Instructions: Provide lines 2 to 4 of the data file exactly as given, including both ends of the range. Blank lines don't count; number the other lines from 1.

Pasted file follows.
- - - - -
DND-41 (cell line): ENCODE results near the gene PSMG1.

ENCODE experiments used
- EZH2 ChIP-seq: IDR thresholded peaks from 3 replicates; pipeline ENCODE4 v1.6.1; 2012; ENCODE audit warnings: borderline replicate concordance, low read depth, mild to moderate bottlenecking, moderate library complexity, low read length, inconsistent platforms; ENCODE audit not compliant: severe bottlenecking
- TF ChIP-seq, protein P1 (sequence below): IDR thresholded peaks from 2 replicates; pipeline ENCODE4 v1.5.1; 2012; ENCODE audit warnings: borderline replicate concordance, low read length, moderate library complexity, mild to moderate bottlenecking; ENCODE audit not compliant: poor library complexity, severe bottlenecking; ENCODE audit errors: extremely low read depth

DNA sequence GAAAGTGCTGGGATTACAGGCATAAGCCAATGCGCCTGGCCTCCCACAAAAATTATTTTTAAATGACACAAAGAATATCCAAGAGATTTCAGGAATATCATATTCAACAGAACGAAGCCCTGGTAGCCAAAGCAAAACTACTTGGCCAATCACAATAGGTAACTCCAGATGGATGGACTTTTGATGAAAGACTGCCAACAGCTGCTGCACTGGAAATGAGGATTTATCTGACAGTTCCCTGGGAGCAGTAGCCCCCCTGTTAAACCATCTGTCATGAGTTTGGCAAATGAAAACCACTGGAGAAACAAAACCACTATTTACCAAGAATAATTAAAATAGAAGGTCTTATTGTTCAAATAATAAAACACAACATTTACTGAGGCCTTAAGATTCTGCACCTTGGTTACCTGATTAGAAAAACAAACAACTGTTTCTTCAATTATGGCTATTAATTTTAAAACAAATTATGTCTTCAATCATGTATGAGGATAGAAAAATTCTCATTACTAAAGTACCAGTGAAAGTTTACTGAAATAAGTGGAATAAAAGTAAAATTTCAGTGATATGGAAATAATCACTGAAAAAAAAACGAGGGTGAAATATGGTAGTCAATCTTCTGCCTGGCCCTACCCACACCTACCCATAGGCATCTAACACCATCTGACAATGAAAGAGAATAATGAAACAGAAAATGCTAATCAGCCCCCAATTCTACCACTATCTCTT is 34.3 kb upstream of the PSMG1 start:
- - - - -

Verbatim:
ENCODE experiments used
- EZH2 ChIP-seq: IDR thresholded peaks from 3 replicates; pipeline ENCODE4 v1.6.1; 2012; ENCODE audit warnings: borderline replicate concordance, low read depth, mild to moderate bottlenecking, moderate library complexity, low read length, inconsistent platforms; ENCODE audit not compliant: severe bottlenecking
- TF ChIP-seq, protein P1 (sequence below): IDR thresholded peaks from 2 replicates; pipeline ENCODE4 v1.5.1; 2012; ENCODE audit warnings: borderline replicate concordance, low read length, moderate library complexity, mild to moderate bottlenecking; ENCODE audit not compliant: poor library complexity, severe bottlenecking; ENCODE audit errors: extremely low read depth